Join Date: Jul 2002
Location: On the Peace Train
Re: Former russian President (Yeltsin) dead!
Former Russian leader Yeltsin dead
POSTED: 1524 GMT April 23, 2007
• He became the first democratically elected president of Russia in 1991
• In final years, Yeltsin was dogged by health problems, seemed out of touch
• He created a private sector and allowed foreign investment
• He preferred chess game of politics to work of solving economic, social problems.
MOSCOW, Russia (CNN) -- Former Russian President Boris Yeltsin has died at the age of 76, a Kremlin spokesman confirmed Monday.
Kremlin spokesman Alexander Smirnov confirmed Yeltsin's death, but gave no further details.
Yeltsin had been rarely seen in public since resigning from office on December 31, 1999.
He became the first democratically elected president of Russia in 1991 and two months later put down a coup attempt against Soviet President Mikhail Gorbachev.
One of the images most associated with Yeltsin is that of him sitting on a tank during the raucous street rallies that marked the coup attempt.
"I think that is the image that he would like people to have forever," former Yeltsin adviser Alexander Nekrassov told CNN Monday.
But just two years later, he ordered tanks to storm the Russian White House to oust barricaded deputies who dug in after Yeltsin dissolved parliament, accusing it of blocking reforms.
"He has trampled on democracy," said Gorbachev in a later interview. "The first freely elected elected parliament in Russia in 1,000 years and he fires on it with tanks!"
CNN's Senior International Correspondent in Moscow Matthew Chance said Yeltsin was both loved and hated by fellow Russians.
"[Many] Russians who lived under his power didn't think much of him," Chance said.
A large part of the population blamed him for the overall demise of Russia, Chance said.
In December 1994, Yeltsin sent tanks to stop the fighting in Chechnya in what would become a 21-month conflict. Later he said he couldn't tolerate the "disintegration of Russia," and acknowledged his actions might have been a mistake.
"I feel the pain of every mother's family," Yeltsin said. "My heart bleeds for every victim. It makes me sleepless at night, and no one can help me with that."
Chance said Yeltsin talked about the war in Chechnya as his biggest regret adding that Yeltsin said he felt responsible for the deaths of the Russian soldiers in Chechnya.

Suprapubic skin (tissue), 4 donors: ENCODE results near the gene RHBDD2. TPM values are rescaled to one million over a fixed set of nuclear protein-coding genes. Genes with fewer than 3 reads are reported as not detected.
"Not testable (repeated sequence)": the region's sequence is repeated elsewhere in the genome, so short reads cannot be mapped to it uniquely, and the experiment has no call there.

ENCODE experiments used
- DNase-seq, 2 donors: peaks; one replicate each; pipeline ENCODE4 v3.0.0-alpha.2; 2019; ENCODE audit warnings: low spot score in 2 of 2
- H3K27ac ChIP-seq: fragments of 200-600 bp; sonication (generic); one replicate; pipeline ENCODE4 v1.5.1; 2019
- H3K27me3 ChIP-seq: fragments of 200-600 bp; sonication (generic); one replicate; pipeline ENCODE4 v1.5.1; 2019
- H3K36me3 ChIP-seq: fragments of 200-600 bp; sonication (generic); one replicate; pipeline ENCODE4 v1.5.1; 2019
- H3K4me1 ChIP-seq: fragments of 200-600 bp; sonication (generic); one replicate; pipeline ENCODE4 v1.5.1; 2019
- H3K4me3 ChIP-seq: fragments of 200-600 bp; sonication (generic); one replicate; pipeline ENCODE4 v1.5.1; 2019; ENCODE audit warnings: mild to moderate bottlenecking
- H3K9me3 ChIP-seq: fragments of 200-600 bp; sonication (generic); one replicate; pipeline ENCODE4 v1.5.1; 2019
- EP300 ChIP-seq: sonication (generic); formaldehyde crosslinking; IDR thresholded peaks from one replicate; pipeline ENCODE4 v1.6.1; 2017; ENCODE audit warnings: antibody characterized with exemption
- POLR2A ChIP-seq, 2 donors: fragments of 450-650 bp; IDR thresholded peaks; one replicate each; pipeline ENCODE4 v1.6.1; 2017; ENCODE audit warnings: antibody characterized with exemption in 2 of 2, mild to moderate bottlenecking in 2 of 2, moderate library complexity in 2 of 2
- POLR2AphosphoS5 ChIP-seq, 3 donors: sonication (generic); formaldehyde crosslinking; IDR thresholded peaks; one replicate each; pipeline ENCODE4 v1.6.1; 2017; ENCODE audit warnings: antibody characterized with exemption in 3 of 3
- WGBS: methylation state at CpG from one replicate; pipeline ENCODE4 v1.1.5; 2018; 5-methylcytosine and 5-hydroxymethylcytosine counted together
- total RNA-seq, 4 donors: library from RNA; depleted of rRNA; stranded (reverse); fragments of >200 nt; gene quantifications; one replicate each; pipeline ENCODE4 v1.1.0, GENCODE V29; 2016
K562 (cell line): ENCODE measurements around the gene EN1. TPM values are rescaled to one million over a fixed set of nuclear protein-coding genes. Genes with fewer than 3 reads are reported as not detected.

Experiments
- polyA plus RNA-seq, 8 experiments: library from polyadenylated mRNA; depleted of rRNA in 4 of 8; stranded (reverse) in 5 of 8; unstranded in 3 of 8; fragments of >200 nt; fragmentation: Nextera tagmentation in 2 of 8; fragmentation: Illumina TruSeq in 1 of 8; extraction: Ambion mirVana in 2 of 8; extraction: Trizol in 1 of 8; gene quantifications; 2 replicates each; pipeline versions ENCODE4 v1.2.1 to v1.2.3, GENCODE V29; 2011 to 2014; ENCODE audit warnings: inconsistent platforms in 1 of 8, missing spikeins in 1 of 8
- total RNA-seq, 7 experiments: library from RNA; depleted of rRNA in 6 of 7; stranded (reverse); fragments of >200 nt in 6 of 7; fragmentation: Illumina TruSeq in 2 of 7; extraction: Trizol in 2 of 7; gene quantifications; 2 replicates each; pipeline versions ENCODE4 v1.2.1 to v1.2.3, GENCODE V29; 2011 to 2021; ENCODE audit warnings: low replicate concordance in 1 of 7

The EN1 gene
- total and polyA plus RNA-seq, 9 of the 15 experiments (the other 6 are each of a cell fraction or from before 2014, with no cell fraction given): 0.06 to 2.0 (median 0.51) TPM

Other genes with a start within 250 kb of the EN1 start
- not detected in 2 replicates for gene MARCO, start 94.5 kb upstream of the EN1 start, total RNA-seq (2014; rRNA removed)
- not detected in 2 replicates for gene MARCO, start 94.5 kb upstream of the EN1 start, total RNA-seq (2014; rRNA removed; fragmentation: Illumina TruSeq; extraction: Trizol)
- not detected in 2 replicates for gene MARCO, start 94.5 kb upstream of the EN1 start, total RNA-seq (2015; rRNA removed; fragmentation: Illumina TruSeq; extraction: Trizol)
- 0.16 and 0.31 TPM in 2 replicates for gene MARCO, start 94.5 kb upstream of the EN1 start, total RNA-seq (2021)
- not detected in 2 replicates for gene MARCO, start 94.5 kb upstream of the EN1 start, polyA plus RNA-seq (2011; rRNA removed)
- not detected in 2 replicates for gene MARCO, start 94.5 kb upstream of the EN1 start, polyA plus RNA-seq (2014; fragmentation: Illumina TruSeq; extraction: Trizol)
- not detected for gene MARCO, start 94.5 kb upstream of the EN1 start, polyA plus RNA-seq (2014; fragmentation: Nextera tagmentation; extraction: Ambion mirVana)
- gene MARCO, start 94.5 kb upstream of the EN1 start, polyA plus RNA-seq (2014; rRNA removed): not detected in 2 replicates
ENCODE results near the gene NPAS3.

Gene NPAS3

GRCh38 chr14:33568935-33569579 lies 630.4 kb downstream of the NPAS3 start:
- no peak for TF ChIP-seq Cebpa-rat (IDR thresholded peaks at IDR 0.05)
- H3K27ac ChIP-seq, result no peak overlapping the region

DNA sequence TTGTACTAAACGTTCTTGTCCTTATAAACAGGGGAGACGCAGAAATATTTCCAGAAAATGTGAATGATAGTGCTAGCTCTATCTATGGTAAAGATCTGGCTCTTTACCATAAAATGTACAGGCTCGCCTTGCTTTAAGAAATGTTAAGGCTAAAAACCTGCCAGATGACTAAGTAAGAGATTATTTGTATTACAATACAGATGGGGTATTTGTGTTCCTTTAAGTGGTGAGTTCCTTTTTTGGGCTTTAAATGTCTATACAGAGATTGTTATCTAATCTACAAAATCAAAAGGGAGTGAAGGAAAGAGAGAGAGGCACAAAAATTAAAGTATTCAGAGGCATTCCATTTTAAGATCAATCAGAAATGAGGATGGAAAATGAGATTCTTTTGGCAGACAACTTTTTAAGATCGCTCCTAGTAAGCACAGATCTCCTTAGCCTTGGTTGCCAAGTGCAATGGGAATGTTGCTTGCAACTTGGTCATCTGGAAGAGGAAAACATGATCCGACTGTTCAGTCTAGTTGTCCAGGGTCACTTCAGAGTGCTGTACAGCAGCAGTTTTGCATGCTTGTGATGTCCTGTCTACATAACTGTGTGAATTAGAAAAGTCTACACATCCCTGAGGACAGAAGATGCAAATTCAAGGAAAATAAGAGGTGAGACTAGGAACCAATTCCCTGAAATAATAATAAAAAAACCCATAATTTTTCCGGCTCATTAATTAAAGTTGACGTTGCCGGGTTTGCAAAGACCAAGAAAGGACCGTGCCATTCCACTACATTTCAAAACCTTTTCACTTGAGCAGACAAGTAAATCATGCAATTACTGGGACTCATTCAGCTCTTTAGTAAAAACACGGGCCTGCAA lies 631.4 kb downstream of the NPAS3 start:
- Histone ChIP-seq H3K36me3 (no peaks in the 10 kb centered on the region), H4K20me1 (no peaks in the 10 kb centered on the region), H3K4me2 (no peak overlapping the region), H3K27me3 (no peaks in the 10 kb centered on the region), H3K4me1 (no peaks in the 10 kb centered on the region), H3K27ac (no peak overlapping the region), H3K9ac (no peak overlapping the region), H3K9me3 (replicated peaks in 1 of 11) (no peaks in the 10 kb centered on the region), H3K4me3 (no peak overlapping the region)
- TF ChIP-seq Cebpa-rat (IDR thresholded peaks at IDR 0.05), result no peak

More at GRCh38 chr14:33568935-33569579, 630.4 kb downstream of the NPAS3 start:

Other people remember the more positive aspects of Yeltsin's reign. He played a large part in the demise of the Soviet Union and promoted democratic reform in Russia.
While he was an ideological man who took positive steps to reform his country, Chance said Yeltsin was an inconsistent reformer.
"He was a totally imperfect statesman and certainly had many failings," Chance said.
Yeltsin favored privatization but sweeping corruption put the vast majority of wealth in the hands of a few individuals who "wielded enormous political power." Chance said this upset and angered many Russians who were left with nothing.
Former CNN Moscow Bureau Chief Jill Dougherty, now CNN's U.S. Affairs Editor in Washington, said Yeltsin's image on the international stage was very different.
Dougherty said everything about Yeltsin was larger than life.
"He was oversized, he was huge, everything about him -- he was physically a giant, a big-barrel chest of complete charisma," she said. "When you met him or were around him he was absolutely charismatic ... He was an intensely sophisticated politician."
While Yeltsin may have been a failed statesman, Dougherty said he was charismatic and had a unique ability to connect with people.
"He was able to -- in the late 1980s, early 1990s -- tap into something that was afoot in Russia. He was able to emotionally connect with people in a way few politicians have ever been able to do."
White House spokesman Gordon Johndroe said Monday the United States offers its condolences to Yeltsin's wife, his family and the people of Russia.
"He was an historic figure during a time of great change and challenge for Russia," Johndroe said.
Yeltsin had a darker side as well, embarrassing incidents in which he appeared to be drunk. In Berlin in 1994, he grabbed a baton from a conductor and tried to direct an orchestra while singing and stumbling.
Yeltsin had suffered health problems for years and battled with alcoholism.